Jack Bloom MPL
DA Gauteng Shadow Health MEC
Today is the deadline for Gauteng Health MEC Qedani Mahlangu to respond to an order by a South Gauteng High Court judge to explain why she should not pay for the punitive legal costs of a medical negligence trial out of her own pocket.
Last week Acting-Justice Ronée Robinson said in a scathing judgement reported on by Moneyweb that she “cannot appreciate why the taxpayer should bear the sole brunt of the failure by the public service to perform its duties adequately”.
The case concerns negligence by the Charlotte Maxeke Johannesburg Hospital in delaying treatment for nearly two hours to Vuyusile Eunice Lushaba in June 2000 when she gave birth to her son, Menzi. He was born with spastic quadriplegic cerebral palsy as a result of the delay and can neither sit nor walk. Lushaba sued the MEC for Health in 2012, and the matter was heard earlier this month.
Acting-Judge Robinson slammed MEC Mahlangu for defending the matter on spurious grounds. “The defendant’s persistent denial of negligence raises concerns that it persists in not appreciating its obligation towards the public it is meant to serve.”
The judge also commented on “the lamentable conduct of the litigation by the State Attorney,” including failure to appear in court and to comply with time periods and court orders.
When the matter was argued in court, Acting-Judge Robinson asked counsel appearing for the MEC to make written submissions why she should not lumber the MEC (in her representative capacity) with a punitive costs order, but: “I received no such submissions.”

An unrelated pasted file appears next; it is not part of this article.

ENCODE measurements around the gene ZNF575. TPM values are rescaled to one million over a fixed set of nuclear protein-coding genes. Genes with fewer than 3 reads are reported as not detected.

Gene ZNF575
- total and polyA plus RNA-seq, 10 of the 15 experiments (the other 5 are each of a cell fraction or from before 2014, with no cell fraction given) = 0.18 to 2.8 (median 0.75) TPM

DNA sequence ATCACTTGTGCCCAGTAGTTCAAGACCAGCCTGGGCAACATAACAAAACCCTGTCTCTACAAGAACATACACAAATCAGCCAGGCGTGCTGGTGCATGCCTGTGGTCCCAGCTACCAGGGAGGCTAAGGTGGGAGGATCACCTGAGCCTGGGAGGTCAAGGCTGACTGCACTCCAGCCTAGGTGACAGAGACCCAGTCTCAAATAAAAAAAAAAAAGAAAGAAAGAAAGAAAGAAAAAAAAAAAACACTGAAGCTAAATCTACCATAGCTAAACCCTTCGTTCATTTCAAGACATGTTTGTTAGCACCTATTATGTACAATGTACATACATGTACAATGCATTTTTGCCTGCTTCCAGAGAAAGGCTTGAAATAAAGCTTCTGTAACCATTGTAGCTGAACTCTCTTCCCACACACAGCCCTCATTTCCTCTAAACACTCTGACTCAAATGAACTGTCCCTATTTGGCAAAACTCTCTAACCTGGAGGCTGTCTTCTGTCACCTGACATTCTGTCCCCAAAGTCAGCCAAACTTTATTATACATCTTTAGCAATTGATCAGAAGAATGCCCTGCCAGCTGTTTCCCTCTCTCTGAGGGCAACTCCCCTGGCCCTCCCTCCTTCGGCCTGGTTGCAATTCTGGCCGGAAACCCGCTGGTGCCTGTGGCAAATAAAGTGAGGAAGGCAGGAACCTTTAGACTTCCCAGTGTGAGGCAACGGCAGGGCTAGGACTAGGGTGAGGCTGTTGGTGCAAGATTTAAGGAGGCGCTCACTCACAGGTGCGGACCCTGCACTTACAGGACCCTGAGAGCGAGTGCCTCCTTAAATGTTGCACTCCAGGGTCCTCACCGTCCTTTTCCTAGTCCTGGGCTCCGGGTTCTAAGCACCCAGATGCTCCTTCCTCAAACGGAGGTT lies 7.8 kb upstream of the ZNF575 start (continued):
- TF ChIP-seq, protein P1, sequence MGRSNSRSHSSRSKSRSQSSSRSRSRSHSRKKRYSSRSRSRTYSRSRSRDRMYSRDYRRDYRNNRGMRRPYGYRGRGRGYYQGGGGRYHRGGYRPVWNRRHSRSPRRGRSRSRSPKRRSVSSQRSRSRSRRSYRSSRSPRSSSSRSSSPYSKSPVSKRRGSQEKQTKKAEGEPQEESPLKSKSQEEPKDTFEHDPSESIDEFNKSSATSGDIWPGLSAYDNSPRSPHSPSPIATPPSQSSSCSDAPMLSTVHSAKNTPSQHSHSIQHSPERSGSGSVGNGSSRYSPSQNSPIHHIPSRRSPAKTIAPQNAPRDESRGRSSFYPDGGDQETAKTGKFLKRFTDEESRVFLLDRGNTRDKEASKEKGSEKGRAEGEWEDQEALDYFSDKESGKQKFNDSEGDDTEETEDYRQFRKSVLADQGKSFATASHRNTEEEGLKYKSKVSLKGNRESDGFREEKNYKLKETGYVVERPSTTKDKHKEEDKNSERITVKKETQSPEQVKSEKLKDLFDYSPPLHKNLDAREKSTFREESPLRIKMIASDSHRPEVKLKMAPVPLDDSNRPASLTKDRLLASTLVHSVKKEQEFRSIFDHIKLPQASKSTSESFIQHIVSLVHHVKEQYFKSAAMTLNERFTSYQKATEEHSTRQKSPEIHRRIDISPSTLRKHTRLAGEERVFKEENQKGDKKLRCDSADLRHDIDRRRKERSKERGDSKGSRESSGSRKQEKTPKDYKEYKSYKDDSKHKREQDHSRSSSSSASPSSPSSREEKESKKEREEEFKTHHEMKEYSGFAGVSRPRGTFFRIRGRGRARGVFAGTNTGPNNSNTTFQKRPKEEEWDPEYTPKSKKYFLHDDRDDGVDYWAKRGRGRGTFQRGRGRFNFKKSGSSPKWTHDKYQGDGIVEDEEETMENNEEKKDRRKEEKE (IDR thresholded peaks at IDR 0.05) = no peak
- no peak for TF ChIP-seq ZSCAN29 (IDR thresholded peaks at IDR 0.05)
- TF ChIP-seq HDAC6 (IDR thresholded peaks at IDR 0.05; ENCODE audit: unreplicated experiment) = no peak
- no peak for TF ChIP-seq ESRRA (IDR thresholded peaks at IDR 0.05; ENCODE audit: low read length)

She noted: “Our Constitution and particularly the values enshrined in the Bill of Rights require committed service from the public sector, a commitment eerily absent in this case.”
She ordered that the MEC appear before her today (23 October) to show cause why she should not be ordered to pay the punitive costs out of her personal funds. Furthermore, if the MEC denies personal liability that she must then, under oath, “identify such persons in the department of Health of Gauteng, as well as such persons in the office of the State Attorney, who should be personally held liable for the costs as well as the reasons why they should be so held liable.”
I welcome the “get tough” approach by Acting-Judge Robinson in this matter.
Instead of being accountable for high claims for medical negligence, the Gauteng Health Department delays as much as possible without caring about court costs or the hardship of victims. According to Ms Lushaba’s attorney, she is so poor that that she carries her 14-year-old cerebral palsied son on her back because she has no money for a wheelchair.
The applicant is claiming about R14 million in damages in this case. Last year, the Department paid out R155 million for court-ordered damages for hospital negligence.
MEC Mahlangu needs to drastically improve medical care, fire her legal advisers and make a fair settlement with those who have been damaged by bad care in our hospitals.